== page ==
Toronto Action for Social Change
P.O. Box 73620, 509 St. Clair Ave. West
Toronto, ON M6C 1C0
(416) 651-5800; e-mail: firstname.lastname@example.org
FOR IMMEDIATE RELEASE
September 25, 1998
What was supposed to have been a short 20-25 minute vigil and information leaflet by one person turned into a 90-minute educational event when Loblaws executives, private security, and Metro Police all descended on the Bathurst/St. Clair store to try to prevent customers from receiving flyers about the grocery chain's role in perpetuating hunger in Ontario.
After police threatened arrest and insisted that Toronto Action for Social Change (TASC) members are all banned from Loblaws property, leafletters Matthew Behrens and Laurel Smith decided to prolong their flyering on the sidewalk until darkness fell. A team of Metro police in a cruiser and police jeep, joined by two carloads of private security and Loblaws executives, re-inforced the strong message that Loblaws is not interested in opening a dialogue on ending the root causes of hunger in Ontario.
As they have throughout their month-long Fast to End Hunger and Homelessness, TASC members leafletted the Loblaws store to draw connections between the corporate grocery chain's practices and the growing incidence of hunger in Ontario. Those practices include glowing support for the Harris Tories, unpaid deferred taxes of over $56 million, paying President Richard Currie in excess of $8 million in 1997, and profiting off food drives by selling at retail prices goods which people donate to the food drive.
"We were both pretty tired, and figured if no one else showed up to take part in the vigil, we would leave after maybe 15 minutes," explained Behrens, who had barely stepped into the parking lot before he was accosted by two plainclothes security (videotaping his every move), a Loblaws executive, and Debbie Regina, Senior Manager of Loss Prevention at Loblaws, who immediately ordered him off the property.
Surprised to see such a well-prepared welcoming party for an event which was not publicly advertised, Behrens asked why yet again an anti-hunger message was being squashed by Loblaws, which itself purports to show an interest in ending hunger through food drive sponsorship. The Loblaws team refused to discuss the issue, and as soon as Behrens turned to walk away, he was stopped by a Metro police cruiser and two officers who had been waiting, concealed, to pounce.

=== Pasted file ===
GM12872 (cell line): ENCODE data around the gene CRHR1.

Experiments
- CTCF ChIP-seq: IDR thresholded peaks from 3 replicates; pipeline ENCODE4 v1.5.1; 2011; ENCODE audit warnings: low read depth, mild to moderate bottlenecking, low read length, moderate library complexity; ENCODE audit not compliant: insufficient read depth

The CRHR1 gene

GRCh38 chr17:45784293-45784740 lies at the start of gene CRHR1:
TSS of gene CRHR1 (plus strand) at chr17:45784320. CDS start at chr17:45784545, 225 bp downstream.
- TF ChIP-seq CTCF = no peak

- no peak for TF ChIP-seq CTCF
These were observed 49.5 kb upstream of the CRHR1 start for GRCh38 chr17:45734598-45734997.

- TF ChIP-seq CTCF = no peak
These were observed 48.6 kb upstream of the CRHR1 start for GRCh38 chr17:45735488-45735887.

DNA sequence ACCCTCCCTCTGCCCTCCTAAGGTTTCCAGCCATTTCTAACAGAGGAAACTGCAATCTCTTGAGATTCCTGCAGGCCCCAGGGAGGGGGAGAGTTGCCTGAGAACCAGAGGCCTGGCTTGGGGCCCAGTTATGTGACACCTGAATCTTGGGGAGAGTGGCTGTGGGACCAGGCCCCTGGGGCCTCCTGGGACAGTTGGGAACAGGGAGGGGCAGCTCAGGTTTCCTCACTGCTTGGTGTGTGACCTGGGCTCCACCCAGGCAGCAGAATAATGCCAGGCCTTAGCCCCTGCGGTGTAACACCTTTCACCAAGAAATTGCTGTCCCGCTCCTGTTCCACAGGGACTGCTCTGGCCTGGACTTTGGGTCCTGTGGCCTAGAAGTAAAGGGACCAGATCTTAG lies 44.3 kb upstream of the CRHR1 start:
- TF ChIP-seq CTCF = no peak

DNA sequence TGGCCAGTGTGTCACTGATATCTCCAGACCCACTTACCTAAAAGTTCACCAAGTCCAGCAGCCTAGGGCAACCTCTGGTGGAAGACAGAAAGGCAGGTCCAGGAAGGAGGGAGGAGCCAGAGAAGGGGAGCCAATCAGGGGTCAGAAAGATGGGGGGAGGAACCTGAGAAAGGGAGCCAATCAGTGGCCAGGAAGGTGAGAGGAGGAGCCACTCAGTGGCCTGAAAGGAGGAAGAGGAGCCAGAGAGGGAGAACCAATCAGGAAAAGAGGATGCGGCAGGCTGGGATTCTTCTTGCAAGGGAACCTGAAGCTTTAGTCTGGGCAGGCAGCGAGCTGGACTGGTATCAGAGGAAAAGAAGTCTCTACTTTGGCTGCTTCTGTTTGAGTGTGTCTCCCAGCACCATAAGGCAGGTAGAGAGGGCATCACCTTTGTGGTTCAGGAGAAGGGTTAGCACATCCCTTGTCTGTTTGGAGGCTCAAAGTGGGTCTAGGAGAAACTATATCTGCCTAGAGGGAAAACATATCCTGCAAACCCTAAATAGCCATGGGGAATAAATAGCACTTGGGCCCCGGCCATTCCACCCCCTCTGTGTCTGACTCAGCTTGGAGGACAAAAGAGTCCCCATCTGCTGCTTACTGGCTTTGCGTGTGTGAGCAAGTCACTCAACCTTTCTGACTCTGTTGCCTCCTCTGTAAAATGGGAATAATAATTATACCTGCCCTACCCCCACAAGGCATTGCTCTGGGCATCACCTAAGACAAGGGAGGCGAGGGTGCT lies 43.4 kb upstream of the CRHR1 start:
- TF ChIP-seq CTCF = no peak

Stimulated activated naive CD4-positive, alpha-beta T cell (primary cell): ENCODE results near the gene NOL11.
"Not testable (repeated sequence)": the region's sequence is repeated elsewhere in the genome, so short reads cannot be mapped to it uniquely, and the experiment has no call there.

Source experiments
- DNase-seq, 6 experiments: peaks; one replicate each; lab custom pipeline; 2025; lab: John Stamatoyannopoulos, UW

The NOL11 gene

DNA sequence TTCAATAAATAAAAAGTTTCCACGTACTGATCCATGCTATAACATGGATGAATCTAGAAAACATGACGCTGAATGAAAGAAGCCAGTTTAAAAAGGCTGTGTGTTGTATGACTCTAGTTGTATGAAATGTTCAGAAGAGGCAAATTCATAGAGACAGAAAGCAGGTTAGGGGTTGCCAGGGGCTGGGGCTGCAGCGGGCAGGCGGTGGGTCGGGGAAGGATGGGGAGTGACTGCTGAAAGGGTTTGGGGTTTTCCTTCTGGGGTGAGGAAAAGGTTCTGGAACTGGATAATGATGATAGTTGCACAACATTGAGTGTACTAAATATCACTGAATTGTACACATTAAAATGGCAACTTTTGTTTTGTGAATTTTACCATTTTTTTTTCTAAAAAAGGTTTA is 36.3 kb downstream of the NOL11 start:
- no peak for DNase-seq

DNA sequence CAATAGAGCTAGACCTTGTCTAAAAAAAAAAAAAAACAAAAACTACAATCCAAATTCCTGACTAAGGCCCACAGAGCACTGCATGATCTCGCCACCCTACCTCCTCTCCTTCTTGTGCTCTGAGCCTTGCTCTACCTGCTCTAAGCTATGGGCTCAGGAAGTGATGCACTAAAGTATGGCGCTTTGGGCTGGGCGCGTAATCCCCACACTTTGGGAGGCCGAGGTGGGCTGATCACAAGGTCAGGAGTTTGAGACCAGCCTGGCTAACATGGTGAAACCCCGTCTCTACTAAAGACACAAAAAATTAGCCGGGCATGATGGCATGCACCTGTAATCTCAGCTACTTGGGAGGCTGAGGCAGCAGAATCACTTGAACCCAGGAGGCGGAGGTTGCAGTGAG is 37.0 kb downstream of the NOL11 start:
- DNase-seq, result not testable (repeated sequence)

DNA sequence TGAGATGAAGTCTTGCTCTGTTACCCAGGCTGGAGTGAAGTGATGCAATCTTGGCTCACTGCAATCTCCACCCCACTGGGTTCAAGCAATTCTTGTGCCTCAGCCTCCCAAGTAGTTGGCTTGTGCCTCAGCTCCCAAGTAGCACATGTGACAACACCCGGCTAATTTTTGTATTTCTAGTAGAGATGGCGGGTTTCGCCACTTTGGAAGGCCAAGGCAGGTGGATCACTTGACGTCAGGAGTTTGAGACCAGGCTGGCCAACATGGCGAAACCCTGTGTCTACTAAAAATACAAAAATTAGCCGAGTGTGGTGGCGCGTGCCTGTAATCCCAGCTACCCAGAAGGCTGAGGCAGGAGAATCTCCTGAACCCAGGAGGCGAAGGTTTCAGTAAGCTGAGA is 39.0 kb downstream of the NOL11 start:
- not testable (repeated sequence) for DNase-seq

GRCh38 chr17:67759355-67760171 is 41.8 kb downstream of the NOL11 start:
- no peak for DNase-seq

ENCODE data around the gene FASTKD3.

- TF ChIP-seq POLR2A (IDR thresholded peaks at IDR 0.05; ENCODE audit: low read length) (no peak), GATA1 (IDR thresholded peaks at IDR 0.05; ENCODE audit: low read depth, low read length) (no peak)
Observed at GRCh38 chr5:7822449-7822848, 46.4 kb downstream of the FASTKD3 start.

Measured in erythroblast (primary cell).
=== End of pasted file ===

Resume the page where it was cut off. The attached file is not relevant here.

They threatened to arrest Behrens unless he offered identification, despite Behrens' protests that he did not need to identify himself unless he was under arrest.
Behrens was joined on the sidewalk by Laurel Smith, doubling the size of the vigil. This threat did not go unnoticed by Loblaws, and within minutes the police jeep marked "Supervisor" for 13 division was on the scene to confer with fellow officers about the new, complex nature of this threat.
"We decided that since Loblaws contributes to so many thousands of people going without supper every day in this province, that we, along with the Loblaws executives, would all be a little late for supper," says Smith, who stayed, under the watchful eye of Metro police and the Loblaws security/executive team, until 7:30 pm.
"The good thing is, we handed out a lot more leaflets than we expected to, a lot more people saw our message from the street, and we had some good conversations with customers who were disgusted to find police vehicles in the Loblaws parking lot defending corporate hypocrites from two people armed only with pieces of paper. Thanks to Loblaws, what could have been a disappointing and disheartening vigil turned into a really good educational event. Thank goodness they chose not to ignore us!"
Loblaws has arrested 10 members of TASC at prior anti-hunger events, often in the middle of food drives. Among those arrested have been the Easter Bunny and three bunny helpers, Santa Claus and two elves, Honest Shawn, Robin Hood and a schoolteacher who simply happened to read a leaflet after he finished shopping. All go to trial in November, December and January
TASC will continue its corporate hypocrite pickets at Loblaws, demanding a public dialogue on ending the grocery chain's role in the perpetuation of hunger in Ontario.
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